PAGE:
- Participant Screening should be performed on a daily basis (see sample form in Appendix).
- Communication: Keeping all participants informed on risk management strategies is absolutely critical. All provisions must be communicated clearly to all participants involved in the training session using website, direct email, social media etc.
- BC health officials outline that the risk of transmission is subject to two variables that we need to
modify to educe transmission risk:
- Contact intensity – how close you are to someone and for how long
- umber of contacts – how many people are in the same setting at the same time Modifying from high to low
can be based on a range of controls. Different actions have differing levels of protection and whenever
possible use the action that offers the most protection. The following are listed from highest level of
protection to lowest:
- Physical distancing measures – to reduce density of people, (number and duration of contacts)
- Engineering controls – physical barriers, increased ventilation, traffic flow
- Administrative controls – rules and guidelines
- Non-medical masks (and other PPE)
This document outlines how these strategies for can be applied within sport across four key areas: Facility Access, Facility Operations, Participants and Programming.
When considering delivery of sport programming, affiliated member clubs and coaches need to consider the health of the participant, who their participants are, the size of the group, expectations of participants and the communication and enforcement of those expectations
HEALTH OF PARTICIPANTS:
The following should be in place to protect the health of the participants.
- Develop and implement an Illness Policy that outlines procedures for participants that may be experiencing symptoms. See Appendix.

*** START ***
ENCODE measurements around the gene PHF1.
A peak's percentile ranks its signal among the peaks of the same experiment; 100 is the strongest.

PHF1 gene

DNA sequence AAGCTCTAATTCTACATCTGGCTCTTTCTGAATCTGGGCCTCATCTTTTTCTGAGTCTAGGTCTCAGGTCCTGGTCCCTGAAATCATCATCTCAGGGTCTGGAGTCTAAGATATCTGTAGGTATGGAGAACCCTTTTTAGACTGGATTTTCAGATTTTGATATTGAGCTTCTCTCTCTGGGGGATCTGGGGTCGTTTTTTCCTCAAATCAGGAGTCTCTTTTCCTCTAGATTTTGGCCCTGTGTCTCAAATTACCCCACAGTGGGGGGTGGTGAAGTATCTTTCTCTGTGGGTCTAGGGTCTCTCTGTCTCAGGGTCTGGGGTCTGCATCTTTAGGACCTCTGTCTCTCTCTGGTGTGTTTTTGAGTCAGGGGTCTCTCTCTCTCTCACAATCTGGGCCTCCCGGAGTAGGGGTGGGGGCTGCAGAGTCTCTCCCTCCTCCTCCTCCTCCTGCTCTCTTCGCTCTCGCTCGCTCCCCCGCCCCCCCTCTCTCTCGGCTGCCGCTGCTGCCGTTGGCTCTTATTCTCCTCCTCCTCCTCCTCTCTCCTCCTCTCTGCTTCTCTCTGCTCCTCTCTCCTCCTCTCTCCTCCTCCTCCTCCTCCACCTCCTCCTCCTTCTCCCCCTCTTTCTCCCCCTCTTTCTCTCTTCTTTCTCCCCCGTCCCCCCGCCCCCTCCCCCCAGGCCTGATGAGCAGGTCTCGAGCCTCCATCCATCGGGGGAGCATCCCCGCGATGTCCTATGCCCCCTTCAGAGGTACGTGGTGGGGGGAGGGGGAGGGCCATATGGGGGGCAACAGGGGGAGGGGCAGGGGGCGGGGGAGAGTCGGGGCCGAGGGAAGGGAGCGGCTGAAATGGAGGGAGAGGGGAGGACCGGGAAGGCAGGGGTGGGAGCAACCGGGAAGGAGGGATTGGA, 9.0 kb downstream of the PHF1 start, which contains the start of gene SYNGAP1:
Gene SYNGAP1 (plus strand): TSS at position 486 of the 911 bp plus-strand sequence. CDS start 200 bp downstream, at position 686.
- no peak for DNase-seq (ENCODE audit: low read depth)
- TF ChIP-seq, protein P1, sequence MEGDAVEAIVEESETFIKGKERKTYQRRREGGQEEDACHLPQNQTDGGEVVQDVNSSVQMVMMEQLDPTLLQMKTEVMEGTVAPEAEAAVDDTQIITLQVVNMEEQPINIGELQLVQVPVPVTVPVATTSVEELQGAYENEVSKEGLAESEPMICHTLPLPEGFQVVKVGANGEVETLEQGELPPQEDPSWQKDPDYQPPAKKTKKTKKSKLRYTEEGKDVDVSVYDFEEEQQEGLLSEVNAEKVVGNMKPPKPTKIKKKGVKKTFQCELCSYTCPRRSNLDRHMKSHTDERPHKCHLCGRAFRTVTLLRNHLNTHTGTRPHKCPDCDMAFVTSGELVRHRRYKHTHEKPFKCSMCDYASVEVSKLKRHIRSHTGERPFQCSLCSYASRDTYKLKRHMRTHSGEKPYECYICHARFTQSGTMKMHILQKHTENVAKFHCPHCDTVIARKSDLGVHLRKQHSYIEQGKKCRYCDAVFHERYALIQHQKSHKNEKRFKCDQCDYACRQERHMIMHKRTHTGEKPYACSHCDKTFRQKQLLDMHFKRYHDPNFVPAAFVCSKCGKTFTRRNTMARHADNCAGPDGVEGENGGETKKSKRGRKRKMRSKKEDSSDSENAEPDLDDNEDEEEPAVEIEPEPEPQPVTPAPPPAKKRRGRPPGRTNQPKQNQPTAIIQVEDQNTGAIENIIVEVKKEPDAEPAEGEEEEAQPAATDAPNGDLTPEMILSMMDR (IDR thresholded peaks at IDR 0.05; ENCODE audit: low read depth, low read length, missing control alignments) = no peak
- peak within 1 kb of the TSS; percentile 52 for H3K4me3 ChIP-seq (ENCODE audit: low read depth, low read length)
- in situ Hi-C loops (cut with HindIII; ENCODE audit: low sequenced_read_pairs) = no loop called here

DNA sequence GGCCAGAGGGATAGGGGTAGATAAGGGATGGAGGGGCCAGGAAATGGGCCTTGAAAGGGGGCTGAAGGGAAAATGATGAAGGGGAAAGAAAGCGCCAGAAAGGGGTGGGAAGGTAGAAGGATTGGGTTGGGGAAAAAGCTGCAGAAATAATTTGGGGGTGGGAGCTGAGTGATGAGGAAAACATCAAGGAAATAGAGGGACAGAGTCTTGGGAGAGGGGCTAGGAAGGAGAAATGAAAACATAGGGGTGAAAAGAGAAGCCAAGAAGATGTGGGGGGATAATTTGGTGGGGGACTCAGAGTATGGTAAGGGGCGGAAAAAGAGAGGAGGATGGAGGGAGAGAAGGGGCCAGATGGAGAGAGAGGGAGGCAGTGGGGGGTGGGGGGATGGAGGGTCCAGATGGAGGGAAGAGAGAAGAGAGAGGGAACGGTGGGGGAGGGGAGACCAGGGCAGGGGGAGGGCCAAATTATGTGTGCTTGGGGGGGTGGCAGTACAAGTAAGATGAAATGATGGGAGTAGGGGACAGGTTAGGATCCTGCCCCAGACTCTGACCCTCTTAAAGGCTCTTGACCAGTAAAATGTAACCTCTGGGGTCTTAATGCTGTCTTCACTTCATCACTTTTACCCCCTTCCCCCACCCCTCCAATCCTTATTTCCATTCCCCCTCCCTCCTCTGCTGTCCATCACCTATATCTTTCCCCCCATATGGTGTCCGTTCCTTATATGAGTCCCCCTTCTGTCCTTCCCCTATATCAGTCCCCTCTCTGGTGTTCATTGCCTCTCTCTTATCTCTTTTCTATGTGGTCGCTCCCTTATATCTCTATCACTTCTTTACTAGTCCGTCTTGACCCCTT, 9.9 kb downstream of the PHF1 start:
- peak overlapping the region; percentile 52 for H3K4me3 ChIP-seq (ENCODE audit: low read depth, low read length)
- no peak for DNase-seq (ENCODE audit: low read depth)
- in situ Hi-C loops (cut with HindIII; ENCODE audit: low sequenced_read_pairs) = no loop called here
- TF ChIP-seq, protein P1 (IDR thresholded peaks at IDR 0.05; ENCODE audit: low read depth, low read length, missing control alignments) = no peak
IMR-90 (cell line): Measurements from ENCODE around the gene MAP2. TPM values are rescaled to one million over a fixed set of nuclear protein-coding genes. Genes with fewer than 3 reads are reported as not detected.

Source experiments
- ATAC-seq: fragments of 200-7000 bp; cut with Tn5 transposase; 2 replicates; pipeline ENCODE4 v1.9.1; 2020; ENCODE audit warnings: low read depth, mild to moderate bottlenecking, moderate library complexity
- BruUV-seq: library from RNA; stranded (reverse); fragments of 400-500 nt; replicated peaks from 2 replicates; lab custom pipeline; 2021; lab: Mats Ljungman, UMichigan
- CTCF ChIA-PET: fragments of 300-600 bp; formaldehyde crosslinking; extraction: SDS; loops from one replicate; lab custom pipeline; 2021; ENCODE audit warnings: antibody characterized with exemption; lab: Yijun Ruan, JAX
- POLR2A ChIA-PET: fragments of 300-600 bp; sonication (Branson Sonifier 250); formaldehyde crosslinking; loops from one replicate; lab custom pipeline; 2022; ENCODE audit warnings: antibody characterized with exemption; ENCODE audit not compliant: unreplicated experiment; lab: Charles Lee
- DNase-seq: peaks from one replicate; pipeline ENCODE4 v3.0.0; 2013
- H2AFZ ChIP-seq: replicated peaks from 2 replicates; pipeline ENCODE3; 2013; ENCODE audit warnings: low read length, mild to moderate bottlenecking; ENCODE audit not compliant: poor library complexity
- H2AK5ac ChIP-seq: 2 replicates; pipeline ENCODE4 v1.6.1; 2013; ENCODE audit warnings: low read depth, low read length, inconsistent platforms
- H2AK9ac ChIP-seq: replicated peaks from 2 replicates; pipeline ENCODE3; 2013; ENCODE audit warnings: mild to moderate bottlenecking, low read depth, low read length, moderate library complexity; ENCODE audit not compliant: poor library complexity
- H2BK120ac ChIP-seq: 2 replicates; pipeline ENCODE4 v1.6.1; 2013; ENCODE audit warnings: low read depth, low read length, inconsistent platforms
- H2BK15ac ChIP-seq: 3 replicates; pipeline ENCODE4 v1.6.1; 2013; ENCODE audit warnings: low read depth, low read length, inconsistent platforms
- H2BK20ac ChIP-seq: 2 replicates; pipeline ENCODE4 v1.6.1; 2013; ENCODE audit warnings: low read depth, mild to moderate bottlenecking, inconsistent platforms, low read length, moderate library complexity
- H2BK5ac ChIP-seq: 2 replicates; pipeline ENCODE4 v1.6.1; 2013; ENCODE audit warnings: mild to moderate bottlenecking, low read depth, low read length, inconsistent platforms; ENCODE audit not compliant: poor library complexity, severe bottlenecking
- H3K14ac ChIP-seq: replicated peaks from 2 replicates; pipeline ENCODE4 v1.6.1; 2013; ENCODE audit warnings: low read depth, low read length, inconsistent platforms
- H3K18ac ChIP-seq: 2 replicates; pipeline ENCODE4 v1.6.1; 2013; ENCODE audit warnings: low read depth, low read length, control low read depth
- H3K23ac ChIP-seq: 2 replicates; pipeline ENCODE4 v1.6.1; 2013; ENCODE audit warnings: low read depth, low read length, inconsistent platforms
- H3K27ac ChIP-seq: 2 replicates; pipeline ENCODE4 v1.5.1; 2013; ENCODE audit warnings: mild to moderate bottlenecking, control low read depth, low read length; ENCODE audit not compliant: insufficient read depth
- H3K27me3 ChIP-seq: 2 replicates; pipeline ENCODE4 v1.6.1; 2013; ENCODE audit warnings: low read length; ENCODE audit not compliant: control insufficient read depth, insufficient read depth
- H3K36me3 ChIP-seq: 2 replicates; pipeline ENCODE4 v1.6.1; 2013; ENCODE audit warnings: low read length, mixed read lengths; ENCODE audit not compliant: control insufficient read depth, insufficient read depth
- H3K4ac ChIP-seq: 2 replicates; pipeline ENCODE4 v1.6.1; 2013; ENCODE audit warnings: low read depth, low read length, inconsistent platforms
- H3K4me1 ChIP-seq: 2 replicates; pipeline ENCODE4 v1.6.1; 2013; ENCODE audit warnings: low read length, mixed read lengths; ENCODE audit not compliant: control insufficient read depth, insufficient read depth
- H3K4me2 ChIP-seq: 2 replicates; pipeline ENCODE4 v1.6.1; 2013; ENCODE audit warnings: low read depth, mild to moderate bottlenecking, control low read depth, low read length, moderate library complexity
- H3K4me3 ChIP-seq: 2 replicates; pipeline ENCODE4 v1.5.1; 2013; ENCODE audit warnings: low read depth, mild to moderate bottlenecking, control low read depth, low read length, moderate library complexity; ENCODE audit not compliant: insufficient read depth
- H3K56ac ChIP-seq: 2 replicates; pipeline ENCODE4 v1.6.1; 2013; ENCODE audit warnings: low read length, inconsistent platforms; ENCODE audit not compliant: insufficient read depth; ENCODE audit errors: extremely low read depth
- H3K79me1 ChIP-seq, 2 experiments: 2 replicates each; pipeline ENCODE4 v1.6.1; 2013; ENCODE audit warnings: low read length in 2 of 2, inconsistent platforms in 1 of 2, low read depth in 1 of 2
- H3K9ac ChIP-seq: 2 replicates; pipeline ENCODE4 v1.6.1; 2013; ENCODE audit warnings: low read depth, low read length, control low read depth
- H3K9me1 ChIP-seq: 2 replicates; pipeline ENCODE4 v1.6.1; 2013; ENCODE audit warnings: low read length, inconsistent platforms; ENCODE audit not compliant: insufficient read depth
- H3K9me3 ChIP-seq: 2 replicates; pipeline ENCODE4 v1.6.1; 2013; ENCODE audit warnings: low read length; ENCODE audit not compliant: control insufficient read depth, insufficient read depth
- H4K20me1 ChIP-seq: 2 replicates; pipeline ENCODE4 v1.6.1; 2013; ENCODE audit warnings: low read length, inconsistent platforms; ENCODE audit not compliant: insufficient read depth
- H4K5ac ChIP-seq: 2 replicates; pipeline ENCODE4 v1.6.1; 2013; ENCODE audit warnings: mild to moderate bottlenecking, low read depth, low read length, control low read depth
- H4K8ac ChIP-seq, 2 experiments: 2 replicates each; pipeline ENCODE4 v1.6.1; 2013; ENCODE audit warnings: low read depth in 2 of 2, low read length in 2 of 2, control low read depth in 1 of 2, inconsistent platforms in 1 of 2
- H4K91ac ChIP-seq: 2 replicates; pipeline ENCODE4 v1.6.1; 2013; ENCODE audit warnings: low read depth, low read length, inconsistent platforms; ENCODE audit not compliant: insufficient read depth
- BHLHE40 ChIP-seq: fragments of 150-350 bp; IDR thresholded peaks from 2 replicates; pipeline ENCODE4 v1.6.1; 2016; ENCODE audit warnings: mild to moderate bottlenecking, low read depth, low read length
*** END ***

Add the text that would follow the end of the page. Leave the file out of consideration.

- Conduct daily symptom screenings for all participants by having them answer a wellness questionnaire or complete a self-assessment. See Appendix.
- Have a zero tolerance policy for ‘playing while sick’ - ensure that participants do not participate if they are symptomatic.
- Implement enhanced hygiene protocols:
- Frequent and proper handwashing
- Avoid touching eyes, nose and mouth
- Cough into your sleeve
- Have participants sign a Participant Agreement or Waiver. See Appendix for an example.
- PRIORITY 1 - Wash your hands with soap and water for at least 20 seconds before entering your training environment.
- PRIORITY 2 – Practice physical distancing – keep a minimum distance of at least 2M/6ft from team members and participants.
- PRIORITY 3 – Self isolate and quarantine immediately if you feel any symptoms of COVID-19 such as fever, trouble breathing, dry cough, fatigue, sore throat and aches and pains.
- Avoid touching your eyes, nose, or mouth with unwashed hands.
- Cover your mouth and nose with a tissue when you cough or sneeze, then throw the tissue in the trash and wash your hands, or sneeze/cough into your elbow.
- If soap and water are not available, use an alcohol-based hand sanitizer.
- Clean and disinfect frequently touched objects and surfaces.
- Stay informed. Information is changing frequently.
- Practice physical distancing – keep a minimum distance of at least 2M / 6ft from fellow participants and coaches.
Reminders to participants: You should not participate or come to the facility if you don’t feel well or are displaying symptoms of COVID-19.
OVERVIEW: All participants and coaches should be in good health prior to attending any training sessions. Please consult your physician.
- Athletes and coaches should not be attending any training sessions if they are showing signs and symptoms of illness
- athletes and coaches should complete the government approved self assessment tools to determine further actions
- ll clubs or coaches must confirm with their insurers the status of their liability insurance regarding communicable disease and the current global/regional situation
Clubs and Coaches should look at how they can support higher-risk populations, where possible. Individuals must be made aware of the risks to participation but the decision to participate is up to the individual. The exception is if the individual is displaying signs and symptoms of COVID-19.